I have some resources where the URL contains a query string, but they still get served by static files - so /status/updates?type=campaign will get the contents of /www/status/updates/generic/campaign.json.

You can see the folder setup for the sample API on GitHub here.

Configuring NGINX for this is very simple. We use try_files to get NGINX to lookup the source file name from the incoming request URL. That’s in the location block, where we have a couple of chained rules:

location / {
    sendfile on;
    tcp_nopush on;
    if ($request_method = POST) {
        return 201;
    try_files $uri/$arg_type.json $uri.json $uri/empty.json =404;

the if means we’ll just return a 201 Created status code (with no response body) for every POST request, effectively just ditching any data the clients send in but pretending we’re still doing something with it;

try_files $uri/$arg_type.json is the first lookup rule, which takes care of requests with a query string. It will use the request URI as the folder name to look in, and use the value of the ‘type’ argument as the file name, appending the .json extension, so requests for /status/updates?type=campaign get served the contents of file /www/status/updates/generic/campaign.json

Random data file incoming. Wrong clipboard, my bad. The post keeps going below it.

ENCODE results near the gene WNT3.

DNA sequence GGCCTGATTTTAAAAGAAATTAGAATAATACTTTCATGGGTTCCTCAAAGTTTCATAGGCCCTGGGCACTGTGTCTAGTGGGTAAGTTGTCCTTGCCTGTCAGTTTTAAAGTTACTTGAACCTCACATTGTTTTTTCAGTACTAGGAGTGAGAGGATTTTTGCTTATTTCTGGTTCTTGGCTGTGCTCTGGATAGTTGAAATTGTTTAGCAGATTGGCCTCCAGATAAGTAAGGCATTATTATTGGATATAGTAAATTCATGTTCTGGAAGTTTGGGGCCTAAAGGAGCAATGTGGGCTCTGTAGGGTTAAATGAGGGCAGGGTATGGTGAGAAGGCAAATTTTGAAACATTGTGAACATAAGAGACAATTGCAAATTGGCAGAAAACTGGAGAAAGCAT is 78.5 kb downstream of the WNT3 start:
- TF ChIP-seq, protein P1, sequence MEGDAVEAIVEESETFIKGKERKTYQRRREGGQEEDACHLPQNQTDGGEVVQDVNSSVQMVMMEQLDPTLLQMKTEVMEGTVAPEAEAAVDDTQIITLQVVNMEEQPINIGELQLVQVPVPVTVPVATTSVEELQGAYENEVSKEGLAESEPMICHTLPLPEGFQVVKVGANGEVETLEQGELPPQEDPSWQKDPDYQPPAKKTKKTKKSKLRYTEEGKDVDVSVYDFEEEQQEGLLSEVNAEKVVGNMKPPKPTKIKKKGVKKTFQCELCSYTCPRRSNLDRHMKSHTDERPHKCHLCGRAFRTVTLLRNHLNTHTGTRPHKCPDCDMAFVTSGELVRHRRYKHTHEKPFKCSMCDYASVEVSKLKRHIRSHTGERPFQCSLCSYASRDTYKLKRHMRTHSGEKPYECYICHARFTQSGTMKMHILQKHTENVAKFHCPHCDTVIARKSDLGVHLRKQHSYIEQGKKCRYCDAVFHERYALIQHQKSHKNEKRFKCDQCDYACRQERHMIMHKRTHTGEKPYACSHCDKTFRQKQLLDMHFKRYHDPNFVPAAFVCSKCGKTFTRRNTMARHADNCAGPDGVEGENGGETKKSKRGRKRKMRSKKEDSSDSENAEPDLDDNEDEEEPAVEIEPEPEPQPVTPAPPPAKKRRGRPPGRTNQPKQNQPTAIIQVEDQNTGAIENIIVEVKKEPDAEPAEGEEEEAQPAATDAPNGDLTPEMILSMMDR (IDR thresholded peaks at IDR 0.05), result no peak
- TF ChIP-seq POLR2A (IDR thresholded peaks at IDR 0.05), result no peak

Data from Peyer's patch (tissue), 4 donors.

$uri.json is the next rule, which gets executed if the query string lookup doesn’t find a match. This just uses the full URI as the file path, appending .json so /status/headlines -> /www/status/headlines.json

$uri/empty.json this is a backup clause if there’s no match, telling NGINX to look for a file called empty.json using the URI as the path. This deals with unexpected query strings, so /status/updates?type=unknown -> /www/status/updates/empty.json

=404 if there are no matches, then return 404 Not Found.

The sendfile and tcp_nopush directives are simple performance tweaks. There are plenty more options for optimising NGINX performance, but even the standard setup is very fast.

There’s only one other part to request routing in the NGINX config. For some client-specific resources, we include a client identifier in the URL, but now we want to return a generic response so all clients get the same. To support that we have a rewrite rule before the location block, which strips the ID out of the URI: